Real Estate

Housebuilders: Labour hope value curb is a castle made of sand

An Englishman’s home is his castle, they say. But too few Britons can afford a dwelling that would even rank as a sentry box. The opposition Labour party, which leads in opinion polls, therefore wants to cut the prices at which landowners are forced to sell sites to local authorities. It should think again.

Councils issue the requisitions when land is deemed essential to build homes or infrastructure. Councils currently have to adjust prices to reflect the value created by prospective planning permission. This is known as “hope value”. 

Labour has housebuilders such as Persimmon, Barratt and Taylor Wimpey in its sights. Local authorities accuse developers of hoarding land to benefit from rising prices, which they deny. Land with planning permission can be valued 275 times higher than farm land, according to the Centre for Progressive Policy think-tank.

Curbing property rights would be a bad look for the UK, which needs to attract foreign investment. Labour’s plan smacks of the radical nationalisation programme that helped lose it the 2019 general election. The ruling Conservatives have sensibly steered away from the blanket abolition of hope value, preferring scheme-by-scheme assessment.

Labour has been trying to persuade investors that Britain would be “open for business” if it wins the next election. The proposal to abolish hope value paints a different picture.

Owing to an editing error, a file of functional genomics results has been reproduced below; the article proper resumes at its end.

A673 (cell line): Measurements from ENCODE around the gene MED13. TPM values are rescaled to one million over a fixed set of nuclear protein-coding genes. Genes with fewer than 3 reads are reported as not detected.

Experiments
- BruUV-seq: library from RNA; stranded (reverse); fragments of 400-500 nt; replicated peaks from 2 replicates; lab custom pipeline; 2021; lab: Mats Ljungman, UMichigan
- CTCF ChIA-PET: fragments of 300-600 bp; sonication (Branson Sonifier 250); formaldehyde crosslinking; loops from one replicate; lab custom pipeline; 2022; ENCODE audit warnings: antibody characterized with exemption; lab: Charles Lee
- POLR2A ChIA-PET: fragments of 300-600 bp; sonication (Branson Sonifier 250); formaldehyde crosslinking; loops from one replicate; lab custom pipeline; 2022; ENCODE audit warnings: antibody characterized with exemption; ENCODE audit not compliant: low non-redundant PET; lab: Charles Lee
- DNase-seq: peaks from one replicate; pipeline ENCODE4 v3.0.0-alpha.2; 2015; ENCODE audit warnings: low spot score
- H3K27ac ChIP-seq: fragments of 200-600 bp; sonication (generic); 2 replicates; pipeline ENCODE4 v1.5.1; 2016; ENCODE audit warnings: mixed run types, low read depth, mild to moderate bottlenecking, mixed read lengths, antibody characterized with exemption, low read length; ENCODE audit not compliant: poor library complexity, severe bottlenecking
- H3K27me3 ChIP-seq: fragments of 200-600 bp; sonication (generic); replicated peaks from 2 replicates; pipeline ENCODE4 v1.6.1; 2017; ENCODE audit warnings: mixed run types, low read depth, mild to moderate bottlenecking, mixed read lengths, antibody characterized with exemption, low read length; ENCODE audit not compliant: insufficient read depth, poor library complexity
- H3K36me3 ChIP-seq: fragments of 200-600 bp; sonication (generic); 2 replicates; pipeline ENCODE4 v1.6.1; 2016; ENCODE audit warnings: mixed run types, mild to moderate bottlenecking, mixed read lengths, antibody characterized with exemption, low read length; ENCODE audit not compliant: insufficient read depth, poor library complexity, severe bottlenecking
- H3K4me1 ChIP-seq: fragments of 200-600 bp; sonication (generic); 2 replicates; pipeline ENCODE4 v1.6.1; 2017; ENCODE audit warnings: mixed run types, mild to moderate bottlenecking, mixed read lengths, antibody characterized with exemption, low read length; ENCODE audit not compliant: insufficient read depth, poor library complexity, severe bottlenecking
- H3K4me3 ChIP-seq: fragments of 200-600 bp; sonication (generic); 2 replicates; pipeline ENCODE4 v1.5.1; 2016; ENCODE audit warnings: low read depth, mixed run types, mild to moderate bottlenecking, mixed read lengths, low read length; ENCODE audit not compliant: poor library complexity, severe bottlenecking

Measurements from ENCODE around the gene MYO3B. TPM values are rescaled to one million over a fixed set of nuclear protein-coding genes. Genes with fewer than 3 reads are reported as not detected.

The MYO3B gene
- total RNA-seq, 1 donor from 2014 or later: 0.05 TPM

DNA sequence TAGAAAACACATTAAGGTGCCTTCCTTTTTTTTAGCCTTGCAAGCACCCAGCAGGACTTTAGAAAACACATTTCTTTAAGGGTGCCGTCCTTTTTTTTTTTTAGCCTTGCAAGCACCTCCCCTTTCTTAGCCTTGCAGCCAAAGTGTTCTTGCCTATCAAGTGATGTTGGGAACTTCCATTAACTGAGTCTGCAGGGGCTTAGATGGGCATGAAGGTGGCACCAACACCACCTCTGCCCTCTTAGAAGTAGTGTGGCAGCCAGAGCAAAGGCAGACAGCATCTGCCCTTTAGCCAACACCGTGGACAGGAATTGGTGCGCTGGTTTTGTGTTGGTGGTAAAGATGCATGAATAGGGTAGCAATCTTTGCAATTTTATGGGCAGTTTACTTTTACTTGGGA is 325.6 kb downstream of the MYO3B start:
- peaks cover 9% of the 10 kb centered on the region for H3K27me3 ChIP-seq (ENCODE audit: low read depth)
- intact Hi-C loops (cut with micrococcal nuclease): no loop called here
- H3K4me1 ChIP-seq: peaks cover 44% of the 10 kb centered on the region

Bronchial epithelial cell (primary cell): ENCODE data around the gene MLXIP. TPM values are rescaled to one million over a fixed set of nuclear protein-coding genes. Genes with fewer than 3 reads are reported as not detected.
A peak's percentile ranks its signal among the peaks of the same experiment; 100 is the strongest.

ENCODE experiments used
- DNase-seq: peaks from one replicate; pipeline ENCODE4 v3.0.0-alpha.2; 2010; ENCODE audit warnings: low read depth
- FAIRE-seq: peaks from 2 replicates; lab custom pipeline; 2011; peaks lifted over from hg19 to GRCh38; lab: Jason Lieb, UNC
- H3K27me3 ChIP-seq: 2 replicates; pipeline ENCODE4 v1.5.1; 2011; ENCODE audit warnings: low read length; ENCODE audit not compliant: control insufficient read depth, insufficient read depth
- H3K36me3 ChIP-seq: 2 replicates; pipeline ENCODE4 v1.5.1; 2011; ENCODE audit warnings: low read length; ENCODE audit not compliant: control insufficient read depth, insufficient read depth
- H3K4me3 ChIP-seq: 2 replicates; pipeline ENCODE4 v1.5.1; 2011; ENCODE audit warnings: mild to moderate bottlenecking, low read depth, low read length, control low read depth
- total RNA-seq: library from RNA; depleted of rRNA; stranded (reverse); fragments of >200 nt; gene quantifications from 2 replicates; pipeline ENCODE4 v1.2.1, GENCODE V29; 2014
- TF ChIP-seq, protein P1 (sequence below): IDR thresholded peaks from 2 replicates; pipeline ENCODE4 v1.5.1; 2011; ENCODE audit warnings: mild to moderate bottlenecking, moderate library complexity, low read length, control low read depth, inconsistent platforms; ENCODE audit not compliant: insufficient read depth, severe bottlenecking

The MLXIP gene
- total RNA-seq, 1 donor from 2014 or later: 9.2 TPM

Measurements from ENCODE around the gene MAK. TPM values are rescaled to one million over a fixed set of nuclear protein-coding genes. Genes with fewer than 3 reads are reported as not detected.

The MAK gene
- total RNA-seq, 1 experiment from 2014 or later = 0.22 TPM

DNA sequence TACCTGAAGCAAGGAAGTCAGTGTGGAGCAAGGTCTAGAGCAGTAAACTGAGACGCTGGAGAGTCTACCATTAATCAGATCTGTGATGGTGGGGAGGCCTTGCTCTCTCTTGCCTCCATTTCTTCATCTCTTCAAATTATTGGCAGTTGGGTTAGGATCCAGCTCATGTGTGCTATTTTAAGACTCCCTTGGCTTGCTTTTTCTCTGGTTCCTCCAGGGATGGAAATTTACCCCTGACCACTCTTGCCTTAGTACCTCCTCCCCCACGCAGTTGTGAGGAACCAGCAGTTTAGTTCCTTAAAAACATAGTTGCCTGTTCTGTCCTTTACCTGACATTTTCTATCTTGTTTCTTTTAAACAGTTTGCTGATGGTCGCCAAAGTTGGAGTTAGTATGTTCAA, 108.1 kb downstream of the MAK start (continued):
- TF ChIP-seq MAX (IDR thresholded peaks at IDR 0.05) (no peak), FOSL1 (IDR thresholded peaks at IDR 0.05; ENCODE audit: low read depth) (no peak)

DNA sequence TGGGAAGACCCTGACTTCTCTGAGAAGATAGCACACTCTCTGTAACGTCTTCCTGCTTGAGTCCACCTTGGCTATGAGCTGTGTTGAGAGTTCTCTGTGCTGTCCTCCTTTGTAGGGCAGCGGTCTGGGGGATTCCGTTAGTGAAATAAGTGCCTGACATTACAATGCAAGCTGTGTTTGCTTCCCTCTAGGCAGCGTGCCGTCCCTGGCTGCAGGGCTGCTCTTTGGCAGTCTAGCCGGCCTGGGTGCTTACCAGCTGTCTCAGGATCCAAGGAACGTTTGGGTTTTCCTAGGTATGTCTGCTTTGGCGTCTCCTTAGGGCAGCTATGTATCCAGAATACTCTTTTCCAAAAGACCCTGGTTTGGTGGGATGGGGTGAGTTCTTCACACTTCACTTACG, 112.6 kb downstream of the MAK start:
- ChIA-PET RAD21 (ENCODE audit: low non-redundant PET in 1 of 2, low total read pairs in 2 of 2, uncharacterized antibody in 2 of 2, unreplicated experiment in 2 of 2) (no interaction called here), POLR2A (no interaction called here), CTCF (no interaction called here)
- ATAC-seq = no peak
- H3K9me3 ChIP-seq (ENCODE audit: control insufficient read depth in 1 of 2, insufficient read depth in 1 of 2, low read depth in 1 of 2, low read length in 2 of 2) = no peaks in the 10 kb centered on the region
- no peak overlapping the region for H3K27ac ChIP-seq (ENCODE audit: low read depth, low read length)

Investors are treating the Labour plan as no more than kite-flying for the moment. For years, housebuilders reaped hefty profits from the UK’s misguided help to buy subsidies scheme. Their shares have underperformed the wider FTSE 100 in the past 12 months owing to its closure,

Stocks have rallied lately, however. Shares in Persimmon and Taylor Wimpey are trading on forward earnings ratios of 14 times and 13 times respectively, above their five-year averages. But they remain sensitive to higher rates.

The debate over the real motives of housebuilders may never be resolved without fundamental tax reform. There is a good argument for taxing land held by developers to nudge them into building dwellings on it.

This might deter speculative investment. But it would avoid any element of uncompensated expropriation. And if the real business of housebuilders is building houses, as they claim, they would happily adapt to the new regime.

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